A randomized phase II study of combination, alternating and sequential regimens of doxorubicin and docetaxel as frist-line chemotherapy for women with metastatic breast cancer

S. Cresta, G. Grasselli, M. Mansutti, A. Martoni, G. Lelli, G. Capri, F. Buzzi, G. Robustelli Della Cuna, A. Jirillo, E. Terzoli, L. Frevola, E. Tarenzi, C. Sguotti, N. Azli, M. Murawsky, L. Gianni

Research output: Contribution to journalArticle

Abstract

Background: This randomized phase II study was conducted to evaluate the efficacy of doxorubicin and docetaxel (DOC) administered either as a combination, an alternating or a sequential regimen in women with metastatic breast cancer. Secondary objectives included overall response, time to progression, survival and safety. Patients and methods: Patients with breast cancer (n = 123) were randomized to receive doxorubicin and DOC either in combination (60 mg/m2 of each drug), or by alternated or sequential schedule (100 mg/m2 DOC and 75 mg/m2 doxorubicin) every 3 weeks for a maximum of eight cycles as first chemotherapy for stage IV disease. A second randomization allocated patients from each arm to receive prophylactic oral ciprofloxacin or no therapy to prevent febrile neutropenia. Results: Patients received a median of eight cycles. In an intention-to-treat analysis, the overall response was 63%, 52% and 61% in the combination, alternating and sequential schedules, respectively. Corresponding rates of complete response were 15%, 14% and 11%. Grade 4 neutropenia was common in all arms (81%) and, together with febrile neutropenia, was significantly more frequent with the combination. Prophylaxis with ciprofloxacin did not reduce the incidence of febrile neutropenia or infection. Other frequent non-hematological adverse events included alopecia, nausea, vomiting, stomatitis and asthenia. Congestive heart failure only occurred in the combination arm (10%). Conclusion: All three schedules are feasible and endowed of good therapeutic activity. In view of the more pronounced toxicity and the risk of cardiac events because of the higher exposure to doxorubicin, the combination should be least favored when treating women with metastatic breast cancer. Prophylaxis with ciprofloxacin was ineffective and is not recommended.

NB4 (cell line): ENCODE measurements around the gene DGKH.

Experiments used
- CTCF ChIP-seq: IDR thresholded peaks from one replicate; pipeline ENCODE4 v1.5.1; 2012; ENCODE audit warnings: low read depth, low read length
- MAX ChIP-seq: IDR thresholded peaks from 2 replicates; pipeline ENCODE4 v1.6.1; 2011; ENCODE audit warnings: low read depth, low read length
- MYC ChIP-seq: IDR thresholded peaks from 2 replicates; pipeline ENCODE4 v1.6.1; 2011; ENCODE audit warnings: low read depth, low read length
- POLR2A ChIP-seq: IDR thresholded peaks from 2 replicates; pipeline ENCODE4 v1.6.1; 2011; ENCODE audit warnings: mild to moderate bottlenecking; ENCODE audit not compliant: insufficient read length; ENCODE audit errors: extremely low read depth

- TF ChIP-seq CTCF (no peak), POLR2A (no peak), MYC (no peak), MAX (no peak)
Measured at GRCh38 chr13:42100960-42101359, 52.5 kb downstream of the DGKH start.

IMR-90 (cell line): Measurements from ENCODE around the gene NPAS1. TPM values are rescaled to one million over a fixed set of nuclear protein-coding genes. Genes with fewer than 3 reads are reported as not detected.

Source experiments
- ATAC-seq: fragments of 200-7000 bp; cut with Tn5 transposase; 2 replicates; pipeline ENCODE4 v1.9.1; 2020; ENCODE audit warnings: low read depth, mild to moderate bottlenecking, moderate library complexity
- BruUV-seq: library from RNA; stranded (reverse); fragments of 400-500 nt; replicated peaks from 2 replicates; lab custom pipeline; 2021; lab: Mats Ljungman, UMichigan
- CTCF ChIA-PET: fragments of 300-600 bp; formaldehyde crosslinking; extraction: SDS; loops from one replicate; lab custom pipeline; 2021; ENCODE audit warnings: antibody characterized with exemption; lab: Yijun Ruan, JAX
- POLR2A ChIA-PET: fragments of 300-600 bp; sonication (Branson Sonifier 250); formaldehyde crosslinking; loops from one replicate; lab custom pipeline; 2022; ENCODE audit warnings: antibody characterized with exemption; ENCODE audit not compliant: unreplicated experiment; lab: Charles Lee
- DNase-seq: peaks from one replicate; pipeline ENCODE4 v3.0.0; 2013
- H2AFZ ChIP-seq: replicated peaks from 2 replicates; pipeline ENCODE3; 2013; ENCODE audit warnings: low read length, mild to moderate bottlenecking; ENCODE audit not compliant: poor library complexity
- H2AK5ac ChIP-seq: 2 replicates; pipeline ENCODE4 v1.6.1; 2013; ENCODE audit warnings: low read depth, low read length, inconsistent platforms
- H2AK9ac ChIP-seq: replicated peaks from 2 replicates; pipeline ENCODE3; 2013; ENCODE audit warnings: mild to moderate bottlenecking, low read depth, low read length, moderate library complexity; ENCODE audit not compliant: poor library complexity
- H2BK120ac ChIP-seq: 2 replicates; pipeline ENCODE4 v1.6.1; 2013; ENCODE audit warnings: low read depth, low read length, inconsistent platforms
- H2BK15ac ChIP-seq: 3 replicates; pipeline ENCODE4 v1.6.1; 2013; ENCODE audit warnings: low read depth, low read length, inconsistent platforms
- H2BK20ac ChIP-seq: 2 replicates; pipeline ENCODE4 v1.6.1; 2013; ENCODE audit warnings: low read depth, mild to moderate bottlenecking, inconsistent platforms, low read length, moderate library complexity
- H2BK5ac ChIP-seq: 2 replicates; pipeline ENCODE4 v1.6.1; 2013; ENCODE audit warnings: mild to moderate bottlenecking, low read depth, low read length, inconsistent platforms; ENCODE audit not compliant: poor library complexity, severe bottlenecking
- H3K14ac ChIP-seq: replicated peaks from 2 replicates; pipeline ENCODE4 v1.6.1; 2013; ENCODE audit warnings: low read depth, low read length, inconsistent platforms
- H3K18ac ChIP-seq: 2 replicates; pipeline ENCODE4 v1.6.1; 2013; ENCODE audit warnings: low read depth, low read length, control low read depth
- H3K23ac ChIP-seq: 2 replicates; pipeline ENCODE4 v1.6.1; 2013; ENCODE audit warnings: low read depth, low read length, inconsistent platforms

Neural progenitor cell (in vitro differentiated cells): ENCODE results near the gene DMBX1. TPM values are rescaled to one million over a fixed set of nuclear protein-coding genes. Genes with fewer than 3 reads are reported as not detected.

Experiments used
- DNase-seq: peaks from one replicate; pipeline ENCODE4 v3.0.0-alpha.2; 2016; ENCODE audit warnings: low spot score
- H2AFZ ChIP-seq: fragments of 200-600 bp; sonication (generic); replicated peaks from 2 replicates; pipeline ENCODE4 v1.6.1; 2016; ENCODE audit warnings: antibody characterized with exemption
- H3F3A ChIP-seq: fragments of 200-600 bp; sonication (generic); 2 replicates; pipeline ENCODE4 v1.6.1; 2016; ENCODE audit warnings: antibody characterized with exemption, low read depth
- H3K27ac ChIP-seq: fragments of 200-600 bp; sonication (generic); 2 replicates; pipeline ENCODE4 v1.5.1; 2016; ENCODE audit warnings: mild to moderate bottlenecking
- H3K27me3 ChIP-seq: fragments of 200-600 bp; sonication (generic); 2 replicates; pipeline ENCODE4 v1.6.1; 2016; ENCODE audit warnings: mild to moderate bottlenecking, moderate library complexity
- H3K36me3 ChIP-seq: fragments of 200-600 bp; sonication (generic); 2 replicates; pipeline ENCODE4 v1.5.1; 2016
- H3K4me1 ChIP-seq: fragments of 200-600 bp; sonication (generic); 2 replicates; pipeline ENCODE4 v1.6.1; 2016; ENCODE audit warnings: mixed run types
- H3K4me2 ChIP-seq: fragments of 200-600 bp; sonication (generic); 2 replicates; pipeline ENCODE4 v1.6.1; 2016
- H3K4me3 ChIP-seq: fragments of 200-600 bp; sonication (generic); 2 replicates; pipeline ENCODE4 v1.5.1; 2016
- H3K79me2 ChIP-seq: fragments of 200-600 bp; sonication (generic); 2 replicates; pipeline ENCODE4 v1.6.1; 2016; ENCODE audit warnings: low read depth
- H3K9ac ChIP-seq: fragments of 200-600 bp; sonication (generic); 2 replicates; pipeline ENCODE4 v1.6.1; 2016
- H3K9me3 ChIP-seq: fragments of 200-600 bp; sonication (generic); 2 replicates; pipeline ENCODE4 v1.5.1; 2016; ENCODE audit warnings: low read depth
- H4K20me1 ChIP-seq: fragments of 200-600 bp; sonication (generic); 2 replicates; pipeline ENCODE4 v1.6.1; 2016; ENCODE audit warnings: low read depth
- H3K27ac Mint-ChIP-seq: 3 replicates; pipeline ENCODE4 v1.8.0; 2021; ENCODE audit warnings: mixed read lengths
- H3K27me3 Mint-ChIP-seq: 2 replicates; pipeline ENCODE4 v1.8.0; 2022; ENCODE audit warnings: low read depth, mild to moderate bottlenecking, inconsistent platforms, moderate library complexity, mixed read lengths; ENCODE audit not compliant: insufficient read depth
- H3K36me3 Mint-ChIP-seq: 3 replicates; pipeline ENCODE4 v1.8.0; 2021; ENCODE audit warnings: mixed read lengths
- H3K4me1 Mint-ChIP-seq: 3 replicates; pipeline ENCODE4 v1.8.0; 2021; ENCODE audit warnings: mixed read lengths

Original languageEnglish
Pages (from-to)433-439
Number of pages7
JournalAnnals of Oncology
Volume15
Issue number3
DOIs
Publication statusPublished - Mar 2004

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docetaxel
Febrile Neutropenia
Doxorubicin
Ciprofloxacin
Breast Neoplasms
Drug Therapy
Appointments and Schedules
Asthenia
Stomatitis
Intention to Treat Analysis
Alopecia
Random Allocation
Neutropenia
Nausea
Reaction Time
Vomiting
Heart Failure
Safety
Survival
Incidence

Keywords

  • Breast cancer
  • Docetaxel
  • Doxorubicin

ASJC Scopus subject areas

  • Oncology
  • Cancer Research

Cite this

A randomized phase II study of combination, alternating and sequential regimens of doxorubicin and docetaxel as frist-line chemotherapy for women with metastatic breast cancer. / Cresta, S.; Grasselli, G.; Mansutti, M.; Martoni, A.; Lelli, G.; Capri, G.; Buzzi, F.; Robustelli Della Cuna, G.; Jirillo, A.; Terzoli, E.; Frevola, L.; Tarenzi, E.; Sguotti, C.; Azli, N.; Murawsky, M.; Gianni, L.

In: Annals of Oncology, Vol. 15, No. 3, 03.2004, p. 433-439.

Research output: Contribution to journalArticle